Ellis, Evan D (2013-12). Preserving a Heritage: Creating a More Beneficial Historic Structure Report, for Contractors and a University. Master's Thesis. Thesis uri icon

abstract

  • Historic structure reports (HSR) are multidisciplinary and offer much needed understanding to all that use them. These reports are created to help architects, contractors and owners understand the historic importance of features and the building. This study investigates the importance of historic structure reports and how they can be more beneficial. The study created an outline to be utilized on Texas A&M's College Station campus, on existing building that were constructed prior to 1940. This outline was created using literature and examples of HSRs. Then interviews were conducted with professionals from public universities of the same size as Texas A&M, historic preservation professionals, and general contractors. Following the interviews a more elaborate and beneficial outline was created. After modifying the HSR outline to be used on campus, the following conclusions could be made. The creation of these reports is beneficial to everyone that uses them on preservation projects. It is important to create a full HSR that even goes a step further than most, which addresses means and methods for implementation and addresses code compliant issues, and offers solutions. The creation of the HSR in academic setting offers research and economically benefits for the university.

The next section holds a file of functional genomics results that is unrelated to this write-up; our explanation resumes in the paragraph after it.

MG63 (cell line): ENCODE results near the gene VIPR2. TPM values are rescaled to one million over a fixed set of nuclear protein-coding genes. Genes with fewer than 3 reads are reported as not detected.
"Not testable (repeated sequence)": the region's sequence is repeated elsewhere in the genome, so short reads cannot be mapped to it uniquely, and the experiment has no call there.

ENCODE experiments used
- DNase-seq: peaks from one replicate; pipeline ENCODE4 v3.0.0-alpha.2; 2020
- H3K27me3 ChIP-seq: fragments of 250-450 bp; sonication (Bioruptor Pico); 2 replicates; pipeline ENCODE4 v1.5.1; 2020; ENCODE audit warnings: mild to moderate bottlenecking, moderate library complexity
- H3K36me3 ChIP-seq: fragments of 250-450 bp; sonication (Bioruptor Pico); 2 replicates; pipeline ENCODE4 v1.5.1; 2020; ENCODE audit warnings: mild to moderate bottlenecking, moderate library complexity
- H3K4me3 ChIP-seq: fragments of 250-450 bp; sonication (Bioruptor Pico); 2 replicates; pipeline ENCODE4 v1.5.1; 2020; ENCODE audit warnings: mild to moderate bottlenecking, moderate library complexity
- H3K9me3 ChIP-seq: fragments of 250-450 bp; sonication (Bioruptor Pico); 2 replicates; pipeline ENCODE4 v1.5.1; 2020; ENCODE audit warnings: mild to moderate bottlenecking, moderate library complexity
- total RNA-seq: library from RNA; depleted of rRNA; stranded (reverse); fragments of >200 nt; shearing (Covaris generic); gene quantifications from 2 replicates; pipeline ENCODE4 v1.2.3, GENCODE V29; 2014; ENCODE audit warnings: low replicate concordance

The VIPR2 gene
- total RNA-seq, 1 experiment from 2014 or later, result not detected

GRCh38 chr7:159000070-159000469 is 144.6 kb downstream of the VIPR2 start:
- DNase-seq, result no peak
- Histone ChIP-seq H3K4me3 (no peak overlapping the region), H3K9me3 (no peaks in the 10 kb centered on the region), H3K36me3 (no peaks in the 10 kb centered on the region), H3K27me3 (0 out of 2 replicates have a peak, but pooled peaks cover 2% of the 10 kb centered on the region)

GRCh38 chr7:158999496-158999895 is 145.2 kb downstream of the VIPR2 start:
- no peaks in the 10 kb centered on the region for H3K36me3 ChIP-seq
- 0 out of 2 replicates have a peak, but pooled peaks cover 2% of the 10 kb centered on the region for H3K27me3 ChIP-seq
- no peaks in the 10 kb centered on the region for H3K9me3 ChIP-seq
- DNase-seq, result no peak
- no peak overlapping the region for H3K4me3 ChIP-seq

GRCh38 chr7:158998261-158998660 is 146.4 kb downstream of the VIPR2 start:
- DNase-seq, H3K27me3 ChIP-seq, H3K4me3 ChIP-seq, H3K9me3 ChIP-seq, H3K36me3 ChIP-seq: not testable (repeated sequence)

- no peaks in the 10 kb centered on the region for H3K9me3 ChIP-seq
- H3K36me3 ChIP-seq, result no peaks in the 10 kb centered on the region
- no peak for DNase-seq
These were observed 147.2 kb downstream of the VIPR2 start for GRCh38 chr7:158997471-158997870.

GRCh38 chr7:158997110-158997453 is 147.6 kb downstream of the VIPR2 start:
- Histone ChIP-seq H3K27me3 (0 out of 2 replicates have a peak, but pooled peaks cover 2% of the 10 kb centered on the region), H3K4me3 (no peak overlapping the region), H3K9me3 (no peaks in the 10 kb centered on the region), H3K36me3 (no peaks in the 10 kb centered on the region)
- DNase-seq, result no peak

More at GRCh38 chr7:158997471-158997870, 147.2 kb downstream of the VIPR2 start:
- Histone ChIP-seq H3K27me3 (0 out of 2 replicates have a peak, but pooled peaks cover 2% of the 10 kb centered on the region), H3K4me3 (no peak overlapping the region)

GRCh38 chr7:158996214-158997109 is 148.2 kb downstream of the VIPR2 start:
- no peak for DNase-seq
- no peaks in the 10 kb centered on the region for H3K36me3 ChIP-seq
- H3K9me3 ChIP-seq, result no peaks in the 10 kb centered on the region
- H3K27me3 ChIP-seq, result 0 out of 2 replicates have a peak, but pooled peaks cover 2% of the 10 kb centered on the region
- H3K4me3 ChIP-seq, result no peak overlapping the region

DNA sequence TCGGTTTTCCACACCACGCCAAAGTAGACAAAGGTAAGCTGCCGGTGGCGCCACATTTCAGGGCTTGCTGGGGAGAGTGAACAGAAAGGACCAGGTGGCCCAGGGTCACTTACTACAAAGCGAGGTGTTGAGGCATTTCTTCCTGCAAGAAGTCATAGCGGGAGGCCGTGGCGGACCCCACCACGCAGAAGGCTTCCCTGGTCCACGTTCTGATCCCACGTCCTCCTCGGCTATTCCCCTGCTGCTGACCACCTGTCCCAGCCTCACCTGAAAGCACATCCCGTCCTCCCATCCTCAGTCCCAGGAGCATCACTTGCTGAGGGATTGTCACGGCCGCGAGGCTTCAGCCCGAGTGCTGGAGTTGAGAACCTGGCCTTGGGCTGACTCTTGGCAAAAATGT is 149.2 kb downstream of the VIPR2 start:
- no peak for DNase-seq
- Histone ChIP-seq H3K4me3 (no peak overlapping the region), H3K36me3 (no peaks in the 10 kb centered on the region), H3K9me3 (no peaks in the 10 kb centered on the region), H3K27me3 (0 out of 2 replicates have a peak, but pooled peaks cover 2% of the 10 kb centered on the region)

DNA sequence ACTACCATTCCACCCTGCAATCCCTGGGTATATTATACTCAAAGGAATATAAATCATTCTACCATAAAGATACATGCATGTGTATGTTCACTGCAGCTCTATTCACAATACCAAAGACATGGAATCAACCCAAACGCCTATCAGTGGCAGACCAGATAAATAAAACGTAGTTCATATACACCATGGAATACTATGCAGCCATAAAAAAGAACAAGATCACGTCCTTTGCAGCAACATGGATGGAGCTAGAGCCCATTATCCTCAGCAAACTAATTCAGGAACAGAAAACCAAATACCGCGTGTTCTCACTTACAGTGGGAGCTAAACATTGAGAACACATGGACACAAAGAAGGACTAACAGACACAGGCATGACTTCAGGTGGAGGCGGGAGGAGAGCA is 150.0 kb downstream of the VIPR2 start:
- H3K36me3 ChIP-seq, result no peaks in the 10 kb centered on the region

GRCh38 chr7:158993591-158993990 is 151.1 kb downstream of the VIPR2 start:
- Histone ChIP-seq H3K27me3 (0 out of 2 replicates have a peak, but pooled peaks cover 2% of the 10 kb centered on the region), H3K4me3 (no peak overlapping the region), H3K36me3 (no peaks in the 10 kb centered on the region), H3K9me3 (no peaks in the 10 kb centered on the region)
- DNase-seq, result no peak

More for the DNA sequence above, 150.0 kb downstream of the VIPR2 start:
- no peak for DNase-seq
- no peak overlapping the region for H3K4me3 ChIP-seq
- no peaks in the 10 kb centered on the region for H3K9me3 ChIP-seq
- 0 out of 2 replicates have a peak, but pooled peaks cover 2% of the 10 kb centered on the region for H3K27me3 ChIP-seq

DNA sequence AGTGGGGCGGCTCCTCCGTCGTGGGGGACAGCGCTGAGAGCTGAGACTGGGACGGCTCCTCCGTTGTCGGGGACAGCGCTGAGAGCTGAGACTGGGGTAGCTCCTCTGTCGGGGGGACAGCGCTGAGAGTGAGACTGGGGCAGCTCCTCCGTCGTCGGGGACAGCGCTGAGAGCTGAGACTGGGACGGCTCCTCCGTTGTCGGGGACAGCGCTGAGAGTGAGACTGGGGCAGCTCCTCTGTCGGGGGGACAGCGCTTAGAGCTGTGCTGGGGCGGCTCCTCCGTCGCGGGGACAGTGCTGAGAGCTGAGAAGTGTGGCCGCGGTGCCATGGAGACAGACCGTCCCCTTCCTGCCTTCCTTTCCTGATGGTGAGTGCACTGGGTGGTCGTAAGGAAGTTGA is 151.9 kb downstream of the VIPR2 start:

• Historic structure reports (HSR) are multidisciplinary and offer much needed understanding to all that use them. These reports are created to help architects, contractors and owners understand the historic importance of features and the building.

    This study investigates the importance of historic structure reports and how they can be more beneficial. The study created an outline to be utilized on Texas A&M's College Station campus, on existing building that were constructed prior to 1940. This outline was created using literature and examples of HSRs. Then interviews were conducted with professionals from public universities of the same size as Texas A&M, historic preservation professionals, and general contractors. Following the interviews a more elaborate and beneficial outline was created.

    After modifying the HSR outline to be used on campus, the following conclusions could be made. The creation of these reports is beneficial to everyone that uses them on preservation projects. It is important to create a full HSR that even goes a step further than most, which addresses means and methods for implementation and addresses code compliant issues, and offers solutions. The creation of the HSR in academic setting offers research and economically benefits for the university.

publication date

  • December 2013